The Duran’s Alex Christoforou and Editor-in-Chief Alexander Mercouris discuss a New York Times report claiming that U.S. Attorney John Durham is examining the role former CIA director John Brennan played in the early stages of the Russian investigation.
Durham has requested Mr. Brennan’s call logs, emails and other documents from the CIA, and is said to be interested in Brennan’s views of the discredited and unverified dossier compiled by British ex-spy Christopher Steele.
Durham is also reportedly looking into conversations Brennan had with other top officials, including ex-FBI Director James Comey about the Steele dossier, as well as examining Brennan’s private statements contradicted his public comments.
The U.S. attorney investigating the origins of the intelligence community’s investigation into Russia’s 2016 meddling, and President Trump’s connection to it, has a new target: former CIA Director John Brennan.
John Durham, the federal prosecutor hand-picked by Attorney General William Barr to look into potential misconduct in the FBI’s counterintelligence investigation, has reportedly asked for Brennan’s emails, call logs, and other documents, according to three officials briefed on the matter.
The report confirms what has long been speculated: The deep-rooted irresponsibility uncovered by Inspector General Michael Horowitz extends far beyond the FBI, and Brennan had something to do with it. In fact, it’s possible Brennan led the FBI down the rabbit hole that was the Russia hoax, feeding the agency foreign intelligence while distancing himself from the problematic Steele dossier.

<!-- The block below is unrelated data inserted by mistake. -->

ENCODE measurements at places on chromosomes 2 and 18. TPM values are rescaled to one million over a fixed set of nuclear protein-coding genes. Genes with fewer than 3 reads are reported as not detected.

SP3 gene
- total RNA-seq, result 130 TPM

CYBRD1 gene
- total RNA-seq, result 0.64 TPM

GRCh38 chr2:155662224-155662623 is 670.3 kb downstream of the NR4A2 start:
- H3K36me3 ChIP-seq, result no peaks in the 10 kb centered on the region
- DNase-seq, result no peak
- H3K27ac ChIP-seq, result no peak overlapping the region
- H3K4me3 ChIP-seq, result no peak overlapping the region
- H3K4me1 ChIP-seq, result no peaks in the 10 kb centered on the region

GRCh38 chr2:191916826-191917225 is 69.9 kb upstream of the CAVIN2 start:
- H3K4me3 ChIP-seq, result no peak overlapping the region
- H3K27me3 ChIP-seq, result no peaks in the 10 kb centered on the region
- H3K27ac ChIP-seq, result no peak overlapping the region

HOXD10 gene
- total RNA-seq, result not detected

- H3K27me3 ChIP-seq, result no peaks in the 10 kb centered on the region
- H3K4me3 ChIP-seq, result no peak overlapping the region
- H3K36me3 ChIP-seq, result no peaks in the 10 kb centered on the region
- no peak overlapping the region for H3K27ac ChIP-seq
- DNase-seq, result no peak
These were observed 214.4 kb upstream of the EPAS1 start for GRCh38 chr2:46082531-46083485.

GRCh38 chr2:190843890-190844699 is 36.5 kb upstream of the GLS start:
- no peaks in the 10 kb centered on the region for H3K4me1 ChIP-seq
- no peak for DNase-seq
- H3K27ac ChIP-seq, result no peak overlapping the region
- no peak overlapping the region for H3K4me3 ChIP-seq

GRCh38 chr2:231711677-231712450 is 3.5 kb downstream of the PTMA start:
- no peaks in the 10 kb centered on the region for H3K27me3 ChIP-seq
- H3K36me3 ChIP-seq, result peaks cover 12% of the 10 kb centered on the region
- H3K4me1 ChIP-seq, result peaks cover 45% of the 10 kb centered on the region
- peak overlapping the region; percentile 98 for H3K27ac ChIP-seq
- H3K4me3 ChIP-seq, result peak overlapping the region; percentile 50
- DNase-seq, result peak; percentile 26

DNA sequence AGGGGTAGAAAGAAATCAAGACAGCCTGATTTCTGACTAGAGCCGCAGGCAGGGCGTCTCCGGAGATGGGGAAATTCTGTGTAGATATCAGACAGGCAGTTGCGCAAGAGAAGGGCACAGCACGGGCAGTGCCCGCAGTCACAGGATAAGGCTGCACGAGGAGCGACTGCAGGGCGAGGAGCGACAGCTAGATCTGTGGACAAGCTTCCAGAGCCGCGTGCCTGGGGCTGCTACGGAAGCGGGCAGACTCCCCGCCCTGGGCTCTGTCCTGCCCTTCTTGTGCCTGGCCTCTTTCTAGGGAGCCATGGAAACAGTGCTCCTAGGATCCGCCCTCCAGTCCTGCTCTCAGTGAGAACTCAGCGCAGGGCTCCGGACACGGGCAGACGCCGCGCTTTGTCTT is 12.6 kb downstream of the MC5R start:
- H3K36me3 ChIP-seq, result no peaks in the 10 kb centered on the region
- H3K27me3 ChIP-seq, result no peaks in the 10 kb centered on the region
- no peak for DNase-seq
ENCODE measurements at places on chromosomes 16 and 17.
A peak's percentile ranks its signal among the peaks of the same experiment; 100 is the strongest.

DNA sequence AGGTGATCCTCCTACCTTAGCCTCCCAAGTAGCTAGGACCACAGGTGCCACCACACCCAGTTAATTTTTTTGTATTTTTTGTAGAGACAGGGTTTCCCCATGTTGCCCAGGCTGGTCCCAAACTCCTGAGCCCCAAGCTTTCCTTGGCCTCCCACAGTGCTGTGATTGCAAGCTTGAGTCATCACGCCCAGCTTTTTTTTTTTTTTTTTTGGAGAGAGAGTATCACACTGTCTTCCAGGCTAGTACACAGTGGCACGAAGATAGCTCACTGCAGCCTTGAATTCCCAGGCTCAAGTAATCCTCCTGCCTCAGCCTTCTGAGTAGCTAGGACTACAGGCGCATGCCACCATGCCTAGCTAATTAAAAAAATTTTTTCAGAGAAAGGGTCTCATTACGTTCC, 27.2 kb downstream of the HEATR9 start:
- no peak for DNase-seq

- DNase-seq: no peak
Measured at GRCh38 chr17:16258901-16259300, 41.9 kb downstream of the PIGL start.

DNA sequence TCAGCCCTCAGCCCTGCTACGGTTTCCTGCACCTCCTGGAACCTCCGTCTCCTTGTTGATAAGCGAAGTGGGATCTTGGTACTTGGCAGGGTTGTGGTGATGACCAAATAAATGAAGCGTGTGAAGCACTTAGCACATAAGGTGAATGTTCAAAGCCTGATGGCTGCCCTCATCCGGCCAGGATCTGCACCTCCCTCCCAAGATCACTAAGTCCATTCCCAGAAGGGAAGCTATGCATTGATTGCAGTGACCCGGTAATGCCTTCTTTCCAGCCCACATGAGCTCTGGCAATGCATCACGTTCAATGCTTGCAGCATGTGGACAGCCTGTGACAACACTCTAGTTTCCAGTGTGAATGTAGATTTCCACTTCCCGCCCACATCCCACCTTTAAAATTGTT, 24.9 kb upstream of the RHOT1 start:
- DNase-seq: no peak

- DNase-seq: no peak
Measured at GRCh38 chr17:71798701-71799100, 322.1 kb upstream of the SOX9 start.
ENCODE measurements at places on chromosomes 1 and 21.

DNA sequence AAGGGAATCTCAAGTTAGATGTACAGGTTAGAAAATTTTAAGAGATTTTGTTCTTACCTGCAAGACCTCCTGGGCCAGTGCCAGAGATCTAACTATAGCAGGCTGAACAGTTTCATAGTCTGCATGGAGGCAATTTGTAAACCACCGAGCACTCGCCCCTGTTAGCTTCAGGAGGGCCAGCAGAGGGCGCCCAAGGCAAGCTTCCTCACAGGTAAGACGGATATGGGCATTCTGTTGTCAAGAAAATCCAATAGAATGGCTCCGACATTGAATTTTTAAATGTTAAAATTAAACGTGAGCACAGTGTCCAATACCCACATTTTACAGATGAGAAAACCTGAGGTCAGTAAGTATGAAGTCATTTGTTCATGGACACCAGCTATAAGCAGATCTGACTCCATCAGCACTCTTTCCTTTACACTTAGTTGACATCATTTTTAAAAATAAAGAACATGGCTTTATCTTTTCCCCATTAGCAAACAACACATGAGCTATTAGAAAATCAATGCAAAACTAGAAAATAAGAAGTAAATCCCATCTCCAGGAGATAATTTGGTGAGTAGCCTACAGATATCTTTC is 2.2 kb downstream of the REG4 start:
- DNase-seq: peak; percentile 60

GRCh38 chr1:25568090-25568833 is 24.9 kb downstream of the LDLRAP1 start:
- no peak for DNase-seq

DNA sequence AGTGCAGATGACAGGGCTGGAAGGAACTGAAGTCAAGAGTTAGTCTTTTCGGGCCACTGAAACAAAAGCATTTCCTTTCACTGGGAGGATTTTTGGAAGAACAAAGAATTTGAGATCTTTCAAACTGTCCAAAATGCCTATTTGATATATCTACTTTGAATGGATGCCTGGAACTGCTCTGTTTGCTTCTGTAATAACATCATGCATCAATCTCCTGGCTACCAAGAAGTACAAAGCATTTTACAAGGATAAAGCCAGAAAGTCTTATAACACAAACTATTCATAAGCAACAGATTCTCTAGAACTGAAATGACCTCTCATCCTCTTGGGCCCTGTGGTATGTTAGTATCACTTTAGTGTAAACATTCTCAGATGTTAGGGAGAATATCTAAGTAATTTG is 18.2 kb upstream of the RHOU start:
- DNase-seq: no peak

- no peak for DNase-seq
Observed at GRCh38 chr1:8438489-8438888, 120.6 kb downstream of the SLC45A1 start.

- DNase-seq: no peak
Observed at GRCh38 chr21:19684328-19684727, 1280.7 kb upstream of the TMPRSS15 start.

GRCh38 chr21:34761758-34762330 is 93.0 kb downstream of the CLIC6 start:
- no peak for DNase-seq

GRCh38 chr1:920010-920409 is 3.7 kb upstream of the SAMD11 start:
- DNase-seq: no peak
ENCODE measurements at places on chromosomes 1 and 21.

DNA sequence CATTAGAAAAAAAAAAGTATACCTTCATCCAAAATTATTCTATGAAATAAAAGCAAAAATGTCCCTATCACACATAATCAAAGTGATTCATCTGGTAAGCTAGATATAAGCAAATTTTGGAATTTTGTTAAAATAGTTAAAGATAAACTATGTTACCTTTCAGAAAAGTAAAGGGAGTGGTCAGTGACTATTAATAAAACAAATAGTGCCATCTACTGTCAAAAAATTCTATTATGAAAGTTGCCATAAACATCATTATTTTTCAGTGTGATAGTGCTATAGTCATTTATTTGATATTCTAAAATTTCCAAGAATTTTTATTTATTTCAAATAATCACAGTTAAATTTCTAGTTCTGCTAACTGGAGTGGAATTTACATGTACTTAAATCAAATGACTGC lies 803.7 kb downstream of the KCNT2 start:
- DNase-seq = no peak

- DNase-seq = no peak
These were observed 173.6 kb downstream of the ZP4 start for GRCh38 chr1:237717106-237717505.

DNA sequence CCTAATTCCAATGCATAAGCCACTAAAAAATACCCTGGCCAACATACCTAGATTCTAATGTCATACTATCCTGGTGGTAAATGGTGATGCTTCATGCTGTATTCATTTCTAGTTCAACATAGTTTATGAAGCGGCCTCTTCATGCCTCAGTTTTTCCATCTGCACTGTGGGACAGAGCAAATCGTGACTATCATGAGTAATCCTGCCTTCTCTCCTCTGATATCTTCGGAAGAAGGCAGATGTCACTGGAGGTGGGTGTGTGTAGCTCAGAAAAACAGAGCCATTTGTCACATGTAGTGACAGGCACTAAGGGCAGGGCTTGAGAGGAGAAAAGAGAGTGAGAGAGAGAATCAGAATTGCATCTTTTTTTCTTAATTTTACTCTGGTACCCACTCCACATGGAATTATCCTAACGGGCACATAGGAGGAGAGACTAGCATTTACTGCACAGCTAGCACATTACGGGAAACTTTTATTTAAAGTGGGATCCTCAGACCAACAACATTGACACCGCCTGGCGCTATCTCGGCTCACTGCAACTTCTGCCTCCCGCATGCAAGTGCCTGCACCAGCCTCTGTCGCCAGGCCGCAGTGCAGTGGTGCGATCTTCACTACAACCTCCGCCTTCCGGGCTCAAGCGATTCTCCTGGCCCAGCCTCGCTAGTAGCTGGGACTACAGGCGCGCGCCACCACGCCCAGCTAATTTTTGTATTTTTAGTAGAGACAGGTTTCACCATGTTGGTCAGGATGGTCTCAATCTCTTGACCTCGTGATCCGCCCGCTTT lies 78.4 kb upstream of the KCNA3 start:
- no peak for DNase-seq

Now, Durham wants to know what Brennan thought about Christopher Steele, the former British spy who was on the Democratic National Committee’s payroll, and whether Brennan’s private comments about this intelligence contradicted with his public statements.
We know the Steele dossier played a “central and essential role” in the FBI’s Foreign Intelligence Surveillance Act warrant application to surveil Trump campaign aide Carter Page. We also know the CIA had “expressed concern” about Steele’s unverified allegations and dismissed them as “internet rumor.” What we do not know is whether Brennan had been influenced by the Steele dossier and whether he used it as an excuse to launch an intelligence community assessment into Trump’s alleged collusion with Russia — an allegation that proved to be false.
Brennan certainly doesn’t seem to think the allegation is false. Even as late as August, many months after publication of the Mueller report, he was asserting that Trump had acted in a “treasonous manner.” (These kinds of comments are in part why Brennan’s security clearance was pulled.) Brennan had clearly made up his mind about Trump’s actions before the investigation had begun, so it’s not unreasonable to think he might have used tainted intelligence to push the intelligence community in an anti-Trump direction.
Brennan, who has demonstrably lied to Congress on at least one occasion, has said he will cooperate with investigators, and he should. Refusing to do so could carry steep penalties, since Durham’s role as an appointed investigator is more authoritative than Horowitz’s. Durham can call a grand jury and file indictments, whereas Horowitz was limited to procedural matters within the Justice Department.
The disgraced former CIA director was a biased actor from the get-go. And to those familiar with the ins-and-outs of the Russia hoax, it’s obvious he kickstarted the collusion theory (he’s still pushing it, for goodness sake!). It’s past time he answers for his role in this mess.
The statements, views and opinions expressed in this column are solely those of the author and do not necessarily represent those of The Duran.